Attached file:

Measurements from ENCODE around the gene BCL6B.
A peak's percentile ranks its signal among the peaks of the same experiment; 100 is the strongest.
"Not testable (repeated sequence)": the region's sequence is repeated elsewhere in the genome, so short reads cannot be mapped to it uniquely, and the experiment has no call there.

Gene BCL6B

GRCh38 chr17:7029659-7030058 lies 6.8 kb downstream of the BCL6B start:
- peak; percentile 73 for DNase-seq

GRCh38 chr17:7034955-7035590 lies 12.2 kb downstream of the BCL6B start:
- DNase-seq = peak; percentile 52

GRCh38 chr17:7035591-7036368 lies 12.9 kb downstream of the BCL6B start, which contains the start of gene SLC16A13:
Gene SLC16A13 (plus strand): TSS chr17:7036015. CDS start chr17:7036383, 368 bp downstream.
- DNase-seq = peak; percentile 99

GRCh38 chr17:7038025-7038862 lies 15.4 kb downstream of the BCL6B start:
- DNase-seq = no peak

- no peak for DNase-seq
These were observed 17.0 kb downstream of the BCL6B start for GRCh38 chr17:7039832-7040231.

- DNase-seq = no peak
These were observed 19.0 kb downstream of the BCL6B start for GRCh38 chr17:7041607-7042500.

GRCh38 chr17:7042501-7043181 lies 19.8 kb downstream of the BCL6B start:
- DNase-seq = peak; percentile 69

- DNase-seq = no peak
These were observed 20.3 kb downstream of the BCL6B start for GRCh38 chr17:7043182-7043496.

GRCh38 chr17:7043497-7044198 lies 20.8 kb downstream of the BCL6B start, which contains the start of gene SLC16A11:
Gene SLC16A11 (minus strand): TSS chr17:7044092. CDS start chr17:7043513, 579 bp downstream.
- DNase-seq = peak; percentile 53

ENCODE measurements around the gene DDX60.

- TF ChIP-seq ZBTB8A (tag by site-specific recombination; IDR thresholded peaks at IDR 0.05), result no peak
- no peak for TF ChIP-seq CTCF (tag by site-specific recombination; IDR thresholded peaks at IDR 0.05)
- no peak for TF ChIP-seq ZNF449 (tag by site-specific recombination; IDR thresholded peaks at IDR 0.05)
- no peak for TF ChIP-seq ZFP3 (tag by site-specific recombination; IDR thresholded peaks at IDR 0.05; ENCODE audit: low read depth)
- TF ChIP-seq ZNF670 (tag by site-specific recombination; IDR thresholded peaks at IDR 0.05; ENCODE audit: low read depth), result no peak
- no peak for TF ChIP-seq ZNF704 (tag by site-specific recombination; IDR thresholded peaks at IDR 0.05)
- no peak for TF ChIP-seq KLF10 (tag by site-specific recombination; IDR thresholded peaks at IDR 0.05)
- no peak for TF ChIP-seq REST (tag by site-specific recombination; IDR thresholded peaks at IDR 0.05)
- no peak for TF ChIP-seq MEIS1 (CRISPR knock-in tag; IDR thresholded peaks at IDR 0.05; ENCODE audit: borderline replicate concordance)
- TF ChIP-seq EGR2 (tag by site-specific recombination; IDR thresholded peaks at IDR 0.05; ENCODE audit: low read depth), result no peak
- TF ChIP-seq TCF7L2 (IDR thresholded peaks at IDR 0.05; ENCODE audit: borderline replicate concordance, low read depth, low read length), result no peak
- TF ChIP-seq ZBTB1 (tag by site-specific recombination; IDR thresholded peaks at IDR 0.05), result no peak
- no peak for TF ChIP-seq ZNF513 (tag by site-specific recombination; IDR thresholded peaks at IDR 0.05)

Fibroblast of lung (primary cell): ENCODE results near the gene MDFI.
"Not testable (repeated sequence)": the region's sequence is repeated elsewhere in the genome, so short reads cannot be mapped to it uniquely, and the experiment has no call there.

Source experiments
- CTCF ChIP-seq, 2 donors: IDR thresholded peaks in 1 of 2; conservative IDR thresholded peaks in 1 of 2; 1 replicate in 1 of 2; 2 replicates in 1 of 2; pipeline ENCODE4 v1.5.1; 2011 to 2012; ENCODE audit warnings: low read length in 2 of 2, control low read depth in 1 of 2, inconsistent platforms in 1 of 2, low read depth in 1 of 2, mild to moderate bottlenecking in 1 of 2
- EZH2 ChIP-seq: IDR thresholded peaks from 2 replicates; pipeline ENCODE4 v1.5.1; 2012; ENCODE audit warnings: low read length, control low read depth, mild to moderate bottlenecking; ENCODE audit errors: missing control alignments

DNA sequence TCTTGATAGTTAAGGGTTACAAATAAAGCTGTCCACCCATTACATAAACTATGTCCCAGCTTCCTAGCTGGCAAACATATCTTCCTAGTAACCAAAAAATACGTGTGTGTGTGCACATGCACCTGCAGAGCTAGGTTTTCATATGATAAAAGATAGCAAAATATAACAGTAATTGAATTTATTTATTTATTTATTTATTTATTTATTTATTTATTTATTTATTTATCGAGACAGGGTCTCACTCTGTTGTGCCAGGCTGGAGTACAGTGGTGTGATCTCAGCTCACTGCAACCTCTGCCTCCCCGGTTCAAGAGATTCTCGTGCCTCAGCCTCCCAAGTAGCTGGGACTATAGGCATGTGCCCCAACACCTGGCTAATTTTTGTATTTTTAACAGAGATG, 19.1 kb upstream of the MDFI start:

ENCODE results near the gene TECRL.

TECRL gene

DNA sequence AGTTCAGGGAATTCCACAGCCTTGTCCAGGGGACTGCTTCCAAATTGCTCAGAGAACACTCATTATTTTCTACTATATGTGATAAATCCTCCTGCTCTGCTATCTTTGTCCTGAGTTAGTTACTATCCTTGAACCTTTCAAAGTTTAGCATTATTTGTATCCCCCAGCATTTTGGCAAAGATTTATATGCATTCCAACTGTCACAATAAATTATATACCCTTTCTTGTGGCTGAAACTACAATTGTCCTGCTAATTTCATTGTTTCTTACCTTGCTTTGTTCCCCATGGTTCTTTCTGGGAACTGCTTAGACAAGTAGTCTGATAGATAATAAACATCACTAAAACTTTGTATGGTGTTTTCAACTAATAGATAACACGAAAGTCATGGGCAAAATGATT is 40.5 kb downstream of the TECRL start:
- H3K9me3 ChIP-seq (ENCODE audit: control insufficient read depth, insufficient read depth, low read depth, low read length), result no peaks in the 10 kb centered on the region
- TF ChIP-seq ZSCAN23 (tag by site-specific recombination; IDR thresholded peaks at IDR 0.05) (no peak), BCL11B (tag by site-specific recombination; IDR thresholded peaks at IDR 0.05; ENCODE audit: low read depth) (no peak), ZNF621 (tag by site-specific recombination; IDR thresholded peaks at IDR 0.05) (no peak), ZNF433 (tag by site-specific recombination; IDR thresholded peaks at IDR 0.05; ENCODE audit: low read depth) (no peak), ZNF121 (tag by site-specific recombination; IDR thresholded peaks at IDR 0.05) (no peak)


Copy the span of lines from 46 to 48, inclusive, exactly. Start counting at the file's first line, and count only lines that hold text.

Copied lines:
TECRL gene

DNA sequence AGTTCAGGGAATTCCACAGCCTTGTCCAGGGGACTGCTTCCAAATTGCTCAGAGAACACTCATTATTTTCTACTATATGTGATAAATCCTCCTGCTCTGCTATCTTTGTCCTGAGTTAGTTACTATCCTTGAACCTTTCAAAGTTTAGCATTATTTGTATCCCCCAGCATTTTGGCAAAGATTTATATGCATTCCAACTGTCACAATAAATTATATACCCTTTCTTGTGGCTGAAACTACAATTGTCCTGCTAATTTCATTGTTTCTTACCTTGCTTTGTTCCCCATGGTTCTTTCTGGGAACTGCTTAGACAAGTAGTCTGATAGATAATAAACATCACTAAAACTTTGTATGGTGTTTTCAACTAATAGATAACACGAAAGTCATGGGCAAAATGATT is 40.5 kb downstream of the TECRL start:
- H3K9me3 ChIP-seq (ENCODE audit: control insufficient read depth, insufficient read depth, low read depth, low read length), result no peaks in the 10 kb centered on the region